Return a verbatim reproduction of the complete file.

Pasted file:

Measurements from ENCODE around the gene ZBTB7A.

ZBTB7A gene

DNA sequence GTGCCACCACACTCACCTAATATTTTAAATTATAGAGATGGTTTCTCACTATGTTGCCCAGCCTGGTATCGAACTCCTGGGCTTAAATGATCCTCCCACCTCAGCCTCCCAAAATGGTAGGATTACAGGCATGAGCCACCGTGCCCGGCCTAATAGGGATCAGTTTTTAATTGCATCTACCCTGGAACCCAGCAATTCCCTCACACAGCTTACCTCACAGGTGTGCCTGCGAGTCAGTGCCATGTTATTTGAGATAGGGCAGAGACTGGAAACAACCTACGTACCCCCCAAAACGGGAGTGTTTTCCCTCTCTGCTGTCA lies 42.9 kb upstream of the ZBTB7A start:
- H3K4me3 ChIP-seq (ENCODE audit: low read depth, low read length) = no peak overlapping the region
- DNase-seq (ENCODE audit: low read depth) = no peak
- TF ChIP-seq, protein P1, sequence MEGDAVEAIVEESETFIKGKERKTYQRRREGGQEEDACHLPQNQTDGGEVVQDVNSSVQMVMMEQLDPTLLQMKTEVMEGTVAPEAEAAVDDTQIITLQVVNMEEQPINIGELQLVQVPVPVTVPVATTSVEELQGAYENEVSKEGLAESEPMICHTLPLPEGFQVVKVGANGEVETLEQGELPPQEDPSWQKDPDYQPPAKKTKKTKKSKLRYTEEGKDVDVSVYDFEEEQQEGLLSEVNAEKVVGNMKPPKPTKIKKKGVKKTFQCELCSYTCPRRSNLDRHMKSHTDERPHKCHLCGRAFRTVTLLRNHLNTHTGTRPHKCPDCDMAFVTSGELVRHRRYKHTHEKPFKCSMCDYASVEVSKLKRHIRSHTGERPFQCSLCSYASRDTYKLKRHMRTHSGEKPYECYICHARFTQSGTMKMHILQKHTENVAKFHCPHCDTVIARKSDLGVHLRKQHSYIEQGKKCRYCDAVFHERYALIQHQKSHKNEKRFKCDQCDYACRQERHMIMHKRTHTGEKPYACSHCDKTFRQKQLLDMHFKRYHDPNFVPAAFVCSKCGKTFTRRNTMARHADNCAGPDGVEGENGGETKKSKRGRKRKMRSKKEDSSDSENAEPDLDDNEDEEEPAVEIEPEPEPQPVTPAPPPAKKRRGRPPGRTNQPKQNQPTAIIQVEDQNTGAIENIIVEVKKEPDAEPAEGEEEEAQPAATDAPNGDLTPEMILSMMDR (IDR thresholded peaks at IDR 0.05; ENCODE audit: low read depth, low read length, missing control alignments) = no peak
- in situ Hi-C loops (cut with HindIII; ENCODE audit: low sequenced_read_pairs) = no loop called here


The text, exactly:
Measurements from ENCODE around the gene ZBTB7A.

ZBTB7A gene

DNA sequence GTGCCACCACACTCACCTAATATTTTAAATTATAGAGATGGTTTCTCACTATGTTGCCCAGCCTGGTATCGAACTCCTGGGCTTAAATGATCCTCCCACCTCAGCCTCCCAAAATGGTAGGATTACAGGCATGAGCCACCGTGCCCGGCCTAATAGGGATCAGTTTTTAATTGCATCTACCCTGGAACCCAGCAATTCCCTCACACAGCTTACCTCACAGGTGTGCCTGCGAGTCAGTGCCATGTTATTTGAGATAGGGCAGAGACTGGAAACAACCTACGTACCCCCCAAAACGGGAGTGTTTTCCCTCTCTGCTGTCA lies 42.9 kb upstream of the ZBTB7A start:
- H3K4me3 ChIP-seq (ENCODE audit: low read depth, low read length) = no peak overlapping the region
- DNase-seq (ENCODE audit: low read depth) = no peak
- TF ChIP-seq, protein P1, sequence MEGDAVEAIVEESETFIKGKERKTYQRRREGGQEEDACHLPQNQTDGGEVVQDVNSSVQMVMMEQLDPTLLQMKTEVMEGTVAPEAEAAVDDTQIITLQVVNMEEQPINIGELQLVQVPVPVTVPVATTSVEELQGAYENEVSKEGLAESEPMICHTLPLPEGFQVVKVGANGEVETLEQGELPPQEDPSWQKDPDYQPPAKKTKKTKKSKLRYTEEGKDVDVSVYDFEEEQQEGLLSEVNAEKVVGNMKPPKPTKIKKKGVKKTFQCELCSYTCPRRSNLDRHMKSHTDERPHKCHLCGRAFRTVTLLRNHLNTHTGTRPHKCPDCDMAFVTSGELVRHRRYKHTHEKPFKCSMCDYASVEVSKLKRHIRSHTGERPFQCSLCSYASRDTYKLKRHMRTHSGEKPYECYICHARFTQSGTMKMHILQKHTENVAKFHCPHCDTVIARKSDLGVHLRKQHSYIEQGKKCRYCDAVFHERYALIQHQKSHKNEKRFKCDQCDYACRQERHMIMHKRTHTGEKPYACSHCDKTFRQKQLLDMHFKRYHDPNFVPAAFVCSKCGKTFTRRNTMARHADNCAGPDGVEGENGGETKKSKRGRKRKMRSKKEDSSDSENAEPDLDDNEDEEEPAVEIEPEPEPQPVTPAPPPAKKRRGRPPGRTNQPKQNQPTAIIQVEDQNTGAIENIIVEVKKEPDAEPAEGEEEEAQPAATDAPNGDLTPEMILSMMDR (IDR thresholded peaks at IDR 0.05; ENCODE audit: low read depth, low read length, missing control alignments) = no peak
- in situ Hi-C loops (cut with HindIII; ENCODE audit: low sequenced_read_pairs) = no loop called here